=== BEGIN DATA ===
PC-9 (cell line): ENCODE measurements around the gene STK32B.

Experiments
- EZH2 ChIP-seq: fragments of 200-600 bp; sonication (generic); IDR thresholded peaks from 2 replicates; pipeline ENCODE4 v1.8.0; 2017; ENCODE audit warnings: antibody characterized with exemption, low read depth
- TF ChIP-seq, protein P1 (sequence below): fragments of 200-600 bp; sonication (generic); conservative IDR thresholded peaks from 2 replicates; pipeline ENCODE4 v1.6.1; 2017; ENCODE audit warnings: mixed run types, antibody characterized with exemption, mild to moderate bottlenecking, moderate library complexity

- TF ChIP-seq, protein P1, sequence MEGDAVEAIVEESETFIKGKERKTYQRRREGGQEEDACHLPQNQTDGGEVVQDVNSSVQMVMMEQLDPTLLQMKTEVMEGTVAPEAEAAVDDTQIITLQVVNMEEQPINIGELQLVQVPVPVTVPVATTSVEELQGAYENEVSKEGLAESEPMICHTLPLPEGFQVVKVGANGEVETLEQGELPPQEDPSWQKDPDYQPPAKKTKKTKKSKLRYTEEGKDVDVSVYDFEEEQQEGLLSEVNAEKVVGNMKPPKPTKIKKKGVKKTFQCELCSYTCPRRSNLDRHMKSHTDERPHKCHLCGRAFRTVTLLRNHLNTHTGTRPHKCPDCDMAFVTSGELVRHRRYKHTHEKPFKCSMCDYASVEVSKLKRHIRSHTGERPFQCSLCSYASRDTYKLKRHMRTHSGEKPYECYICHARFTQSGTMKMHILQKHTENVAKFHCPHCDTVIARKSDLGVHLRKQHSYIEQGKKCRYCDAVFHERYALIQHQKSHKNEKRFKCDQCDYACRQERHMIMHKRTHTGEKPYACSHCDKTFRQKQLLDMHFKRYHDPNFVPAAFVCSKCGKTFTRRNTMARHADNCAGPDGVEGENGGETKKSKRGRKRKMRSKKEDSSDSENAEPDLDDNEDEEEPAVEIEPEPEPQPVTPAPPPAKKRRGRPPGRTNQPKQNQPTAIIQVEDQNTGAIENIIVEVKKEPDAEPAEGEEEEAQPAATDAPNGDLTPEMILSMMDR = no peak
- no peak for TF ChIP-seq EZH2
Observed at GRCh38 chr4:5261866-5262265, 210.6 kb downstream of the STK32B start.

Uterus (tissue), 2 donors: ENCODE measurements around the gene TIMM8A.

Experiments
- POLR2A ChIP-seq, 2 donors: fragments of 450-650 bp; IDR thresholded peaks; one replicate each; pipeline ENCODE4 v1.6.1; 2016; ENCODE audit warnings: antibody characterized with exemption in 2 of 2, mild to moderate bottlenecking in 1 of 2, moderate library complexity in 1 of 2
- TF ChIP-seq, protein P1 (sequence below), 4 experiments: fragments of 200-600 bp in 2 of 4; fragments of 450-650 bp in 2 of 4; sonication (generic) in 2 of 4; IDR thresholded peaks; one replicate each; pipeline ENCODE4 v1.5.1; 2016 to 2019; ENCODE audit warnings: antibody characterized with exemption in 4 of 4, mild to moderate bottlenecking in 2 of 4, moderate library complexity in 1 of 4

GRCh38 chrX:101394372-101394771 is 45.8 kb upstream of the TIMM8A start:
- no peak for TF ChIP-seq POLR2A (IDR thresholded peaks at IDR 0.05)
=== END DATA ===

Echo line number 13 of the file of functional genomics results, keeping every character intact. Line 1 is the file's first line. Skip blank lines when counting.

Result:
- no peak for TF ChIP-seq POLR2A (IDR thresholded peaks at IDR 0.05)